•Officials from the Erie County Board of Developmental Disabilities recently reserved $137,000 to implement this initiative at the local level in hopes of helping clients find work.
Collins, a dishwasher who also preps meals at Berardi’s Family Kitchen on West Perkins Avenue, needed to keep a rapid pace to match the revolving-door-like rush on a recent weekday.
But in between weighing spaghetti and coating fish in bread crumbs, the Sandusky resident seemed happy just keeping busy, simply knowing a paycheck is coming his way. “I like working here because they’re all very nice here” said Collins, who has worked at Berardi’s for about eight years. “It makes me feel good”
Collins is part of an underrepresented demographic.
For several reasons, many county residents with developmental disabilities can’t or don’t work.
Some others, meanwhile, receive employment at places such as Goodwill, Ability Works or other sheltered environments specifically tailored to people with physical or mental challenges.
Only 14 percent of age-appropriate and eligible board clients, including Collins, work in settings integrating both people with and without developmental disabilities, according to a Register analysis of data obtained through a public records request.
About 340 county residents between ages 18 to 65 receive board services.
But just about 50 people, however, work in local settings combining people with and without developmental disabilities in places such as Cedar Point, Kalahari Resort, Sam’s Club, Walgreens and The Thirsty Pony.
The figures both disappoint and motivate board officials to increase work opportunities for those with challenges.
Board officials plan on soon rolling out an aggressive job- and career-strategy policy fixated on finding employment for those with developmental disabilities.
Coined Employment First, the statewide initiative authorized by Gov. John Kasich two years ago calls for:
•Reversing the shockingly high rates of people with developmental disabilities in Erie County, Ohio, and nationwide who find themselves unemployed, underemployed and living in poverty.
•Blending — and not segregating — people with developmental disabilities into all types of work settings.
•Providing those with developmental disabilities with proper training and education to land jobs and careers.
•Encouraging employers in any work environment — be it factories, stores, shops, government offices and seemingly anyplace imaginable where people get paid — to hire people with developmental disabilities.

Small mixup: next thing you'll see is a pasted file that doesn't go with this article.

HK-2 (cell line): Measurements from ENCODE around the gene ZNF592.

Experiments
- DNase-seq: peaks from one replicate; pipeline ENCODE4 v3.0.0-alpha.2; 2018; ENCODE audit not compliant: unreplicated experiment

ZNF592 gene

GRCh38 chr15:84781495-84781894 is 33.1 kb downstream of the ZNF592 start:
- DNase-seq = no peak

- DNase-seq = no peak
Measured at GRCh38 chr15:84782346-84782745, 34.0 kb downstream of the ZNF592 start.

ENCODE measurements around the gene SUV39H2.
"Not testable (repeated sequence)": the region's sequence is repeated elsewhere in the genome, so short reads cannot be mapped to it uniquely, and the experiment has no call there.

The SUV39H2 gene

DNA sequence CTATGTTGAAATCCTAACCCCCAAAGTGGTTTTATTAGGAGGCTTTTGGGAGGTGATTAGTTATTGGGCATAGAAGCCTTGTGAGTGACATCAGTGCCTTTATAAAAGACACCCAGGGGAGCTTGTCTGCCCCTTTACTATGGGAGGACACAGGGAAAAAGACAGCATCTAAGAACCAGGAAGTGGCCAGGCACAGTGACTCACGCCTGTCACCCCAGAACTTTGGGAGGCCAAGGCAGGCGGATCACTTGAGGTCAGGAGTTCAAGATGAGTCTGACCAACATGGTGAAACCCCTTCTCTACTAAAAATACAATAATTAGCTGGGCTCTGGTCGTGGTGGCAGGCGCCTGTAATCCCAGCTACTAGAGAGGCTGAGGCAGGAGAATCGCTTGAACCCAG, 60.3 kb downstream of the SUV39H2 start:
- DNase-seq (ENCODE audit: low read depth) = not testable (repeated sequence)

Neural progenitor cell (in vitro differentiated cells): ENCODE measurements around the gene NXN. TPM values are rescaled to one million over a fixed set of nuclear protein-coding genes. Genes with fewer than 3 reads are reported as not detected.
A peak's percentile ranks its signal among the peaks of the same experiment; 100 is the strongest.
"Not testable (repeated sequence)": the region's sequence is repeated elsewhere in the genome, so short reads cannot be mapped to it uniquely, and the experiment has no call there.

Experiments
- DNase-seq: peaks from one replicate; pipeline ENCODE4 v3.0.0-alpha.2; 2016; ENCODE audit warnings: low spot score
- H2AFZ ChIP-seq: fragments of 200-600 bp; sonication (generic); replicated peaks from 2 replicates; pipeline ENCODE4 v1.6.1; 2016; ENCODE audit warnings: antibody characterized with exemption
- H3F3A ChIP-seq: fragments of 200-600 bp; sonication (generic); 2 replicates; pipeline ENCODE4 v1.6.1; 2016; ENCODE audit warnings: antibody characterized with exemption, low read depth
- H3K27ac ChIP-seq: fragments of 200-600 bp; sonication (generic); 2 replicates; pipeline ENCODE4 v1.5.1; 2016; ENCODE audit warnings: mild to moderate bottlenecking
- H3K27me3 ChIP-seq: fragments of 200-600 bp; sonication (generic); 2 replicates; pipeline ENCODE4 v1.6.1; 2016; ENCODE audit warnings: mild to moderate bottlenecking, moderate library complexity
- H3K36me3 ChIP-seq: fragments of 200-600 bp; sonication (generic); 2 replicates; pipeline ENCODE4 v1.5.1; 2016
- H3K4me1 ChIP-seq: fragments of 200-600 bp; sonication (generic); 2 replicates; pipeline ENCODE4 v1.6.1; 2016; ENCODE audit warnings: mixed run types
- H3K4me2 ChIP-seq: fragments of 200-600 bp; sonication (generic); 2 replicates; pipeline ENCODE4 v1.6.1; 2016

“The proposed Employment First rule will ensure all individuals with developmental disabilities have opportunities to be engaged in community employment,” according to the program’s executive order.
The state policy requires Ohio counties with developmental disabilities offices to pursue this endeavor in a way best suited to their region.
Erie County’s board carved out about $137,000 from its $7.4 million annual budget specifically for Employment Firstrelated activities. County-based property taxes primarily fund the board’s budget.
Board officials targeted the funds for scheduling conferences, organizing workshops, training opportunities, hiring a consultant to draft Erie County’s Employment First plan and funding a communitywide assessment.
The assessment aims to determine some best possible and practical outcomes in hopes more board clients will be able to find work.
All the funds circle back to achieving more equality for a demographic looking to make an honest dollar.
“The concept is people with developmental disabilities can work and should work, regardless of their disability,” said Sharon Travis, the board’s director of individual and family supports.
Travis also supervises the initiative on a local basis.
“It’s such a wonderful thing that truly for the first time this is going to help everybody, and Erie County residents understand that people with developmental disabilities can work” Travis said. “They have skills and things they can contribute back to their community”
Board clients also offer admirable traits any employer would desire, Travis said.
“People with developmental disabilities are typically always on time, there’s very low turnover and they’re dedicated,” Travis said. “Every single person, the long-term dream of theirs is to go to school, continue their education and find employment making at least minimum wage”